That is why, despite hopes that a confrontation with Hezbollah—which has threatened to attack Israeli facilities in the offshore fields—can be avoided, the comparisons to the Abraham Accords and the paeans to Lapid’s supposed genius are misplaced.
A better analogy for this deal would be the ceasefires and monetary payoffs to Hamas that have mostly served to keep the peace with the terrorists running Gaza in recent years. No one would claim that the practice, carried out by both Netanyahu and the coalition led by Naftali Bennett and Lapid that succeeded him in June 2021, is any sort of a diplomatic triumph.
It’s a payoff, pure and simple, which no one pretends means that Hamas recognizes Israel or the idea of the border separating Gaza from the Jewish state as an international boundary that must be respected.
Israel allows money from Qatar to be funneled into Gaza for Hamas’s use in much the way that storekeepers in city neighborhoods dominated by gangsters pay off one group of criminals in order to ensure that they won’t be robbed or brutalized by the recipients of the bribe or other lawbreakers. It isn’t attractive or honorable, but it’s a way of ensuring short-term peace and quiet from terrorist missile barrages.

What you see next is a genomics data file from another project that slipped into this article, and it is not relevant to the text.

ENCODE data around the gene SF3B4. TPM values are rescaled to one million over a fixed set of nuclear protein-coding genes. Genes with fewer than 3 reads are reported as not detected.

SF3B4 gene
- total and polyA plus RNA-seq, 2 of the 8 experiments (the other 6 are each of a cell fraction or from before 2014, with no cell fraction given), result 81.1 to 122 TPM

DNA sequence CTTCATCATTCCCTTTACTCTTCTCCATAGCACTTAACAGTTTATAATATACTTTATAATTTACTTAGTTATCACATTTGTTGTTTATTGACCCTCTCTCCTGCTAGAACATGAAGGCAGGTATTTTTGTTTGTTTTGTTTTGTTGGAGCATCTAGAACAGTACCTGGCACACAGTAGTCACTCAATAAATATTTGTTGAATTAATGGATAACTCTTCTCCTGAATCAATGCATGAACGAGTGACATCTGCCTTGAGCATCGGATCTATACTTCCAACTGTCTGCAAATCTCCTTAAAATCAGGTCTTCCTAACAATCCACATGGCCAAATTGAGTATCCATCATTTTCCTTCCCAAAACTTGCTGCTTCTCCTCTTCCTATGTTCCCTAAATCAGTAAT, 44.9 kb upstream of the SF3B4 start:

Stripped of all the self-congratulatory rhetoric emanating from both Washington and Lapid’s camp, that’s all that Israel appears to be getting here.
The basics involve an Israeli decision to completely surrender the rights to one of the gas fields—Qana—about which Lebanon put forward an utterly bogus claim rather than to split it. In exchange, Israel is being asked to believe that eventually it will receive from Lebanon a percentage of the Qana revenues. American officials are also assuring Israel that Hezbollah won’t profit from any of it.
No serious person believes either promise will be fulfilled.